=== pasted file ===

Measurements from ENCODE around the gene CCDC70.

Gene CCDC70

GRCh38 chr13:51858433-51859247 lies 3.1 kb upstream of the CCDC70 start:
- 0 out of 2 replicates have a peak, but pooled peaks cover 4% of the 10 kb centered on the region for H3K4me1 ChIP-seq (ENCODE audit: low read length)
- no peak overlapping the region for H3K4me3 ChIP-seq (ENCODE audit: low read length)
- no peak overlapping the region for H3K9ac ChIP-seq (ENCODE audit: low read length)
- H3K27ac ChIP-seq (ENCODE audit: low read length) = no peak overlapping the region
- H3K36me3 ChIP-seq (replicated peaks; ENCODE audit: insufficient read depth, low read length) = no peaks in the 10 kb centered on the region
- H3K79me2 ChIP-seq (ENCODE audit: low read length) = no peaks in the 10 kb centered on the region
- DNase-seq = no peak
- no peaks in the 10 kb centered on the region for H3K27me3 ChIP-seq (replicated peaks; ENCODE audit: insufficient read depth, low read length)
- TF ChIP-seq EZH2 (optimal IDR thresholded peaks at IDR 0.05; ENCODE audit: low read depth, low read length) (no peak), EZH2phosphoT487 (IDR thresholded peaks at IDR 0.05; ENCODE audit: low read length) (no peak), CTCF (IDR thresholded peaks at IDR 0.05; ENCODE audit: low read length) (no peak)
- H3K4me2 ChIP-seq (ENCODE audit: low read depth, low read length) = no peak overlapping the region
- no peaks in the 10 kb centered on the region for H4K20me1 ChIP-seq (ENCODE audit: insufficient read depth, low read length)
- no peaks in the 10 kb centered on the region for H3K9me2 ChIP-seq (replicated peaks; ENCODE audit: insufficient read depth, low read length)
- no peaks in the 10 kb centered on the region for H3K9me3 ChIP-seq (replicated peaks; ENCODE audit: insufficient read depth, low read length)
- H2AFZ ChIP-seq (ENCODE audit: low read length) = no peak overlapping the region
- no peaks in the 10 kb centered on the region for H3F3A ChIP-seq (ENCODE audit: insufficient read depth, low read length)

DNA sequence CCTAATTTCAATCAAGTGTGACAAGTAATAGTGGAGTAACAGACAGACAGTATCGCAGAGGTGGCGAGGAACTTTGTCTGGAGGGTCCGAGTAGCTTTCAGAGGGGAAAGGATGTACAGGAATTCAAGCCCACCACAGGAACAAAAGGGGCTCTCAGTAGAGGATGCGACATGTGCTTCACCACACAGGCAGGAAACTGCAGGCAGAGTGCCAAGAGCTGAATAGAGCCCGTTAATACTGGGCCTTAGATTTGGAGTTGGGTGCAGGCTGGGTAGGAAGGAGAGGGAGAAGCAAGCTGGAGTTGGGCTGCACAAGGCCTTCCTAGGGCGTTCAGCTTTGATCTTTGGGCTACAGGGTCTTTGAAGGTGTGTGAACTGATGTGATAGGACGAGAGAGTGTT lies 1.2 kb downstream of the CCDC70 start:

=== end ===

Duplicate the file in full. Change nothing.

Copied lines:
Measurements from ENCODE around the gene CCDC70.

Gene CCDC70

GRCh38 chr13:51858433-51859247 lies 3.1 kb upstream of the CCDC70 start:
- 0 out of 2 replicates have a peak, but pooled peaks cover 4% of the 10 kb centered on the region for H3K4me1 ChIP-seq (ENCODE audit: low read length)
- no peak overlapping the region for H3K4me3 ChIP-seq (ENCODE audit: low read length)
- no peak overlapping the region for H3K9ac ChIP-seq (ENCODE audit: low read length)
- H3K27ac ChIP-seq (ENCODE audit: low read length) = no peak overlapping the region
- H3K36me3 ChIP-seq (replicated peaks; ENCODE audit: insufficient read depth, low read length) = no peaks in the 10 kb centered on the region
- H3K79me2 ChIP-seq (ENCODE audit: low read length) = no peaks in the 10 kb centered on the region
- DNase-seq = no peak
- no peaks in the 10 kb centered on the region for H3K27me3 ChIP-seq (replicated peaks; ENCODE audit: insufficient read depth, low read length)
- TF ChIP-seq EZH2 (optimal IDR thresholded peaks at IDR 0.05; ENCODE audit: low read depth, low read length) (no peak), EZH2phosphoT487 (IDR thresholded peaks at IDR 0.05; ENCODE audit: low read length) (no peak), CTCF (IDR thresholded peaks at IDR 0.05; ENCODE audit: low read length) (no peak)
- H3K4me2 ChIP-seq (ENCODE audit: low read depth, low read length) = no peak overlapping the region
- no peaks in the 10 kb centered on the region for H4K20me1 ChIP-seq (ENCODE audit: insufficient read depth, low read length)
- no peaks in the 10 kb centered on the region for H3K9me2 ChIP-seq (replicated peaks; ENCODE audit: insufficient read depth, low read length)
- no peaks in the 10 kb centered on the region for H3K9me3 ChIP-seq (replicated peaks; ENCODE audit: insufficient read depth, low read length)
- H2AFZ ChIP-seq (ENCODE audit: low read length) = no peak overlapping the region
- no peaks in the 10 kb centered on the region for H3F3A ChIP-seq (ENCODE audit: insufficient read depth, low read length)

DNA sequence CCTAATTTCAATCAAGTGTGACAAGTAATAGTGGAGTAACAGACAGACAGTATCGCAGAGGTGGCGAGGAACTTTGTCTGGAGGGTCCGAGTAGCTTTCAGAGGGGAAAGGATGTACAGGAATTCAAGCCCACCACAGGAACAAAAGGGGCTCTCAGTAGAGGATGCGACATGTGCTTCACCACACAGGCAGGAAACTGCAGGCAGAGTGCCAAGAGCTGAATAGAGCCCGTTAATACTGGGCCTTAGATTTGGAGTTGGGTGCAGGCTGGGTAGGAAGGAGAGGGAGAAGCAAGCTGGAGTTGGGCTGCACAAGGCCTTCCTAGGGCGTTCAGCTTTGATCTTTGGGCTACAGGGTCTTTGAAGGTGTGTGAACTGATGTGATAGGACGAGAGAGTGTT lies 1.2 kb downstream of the CCDC70 start: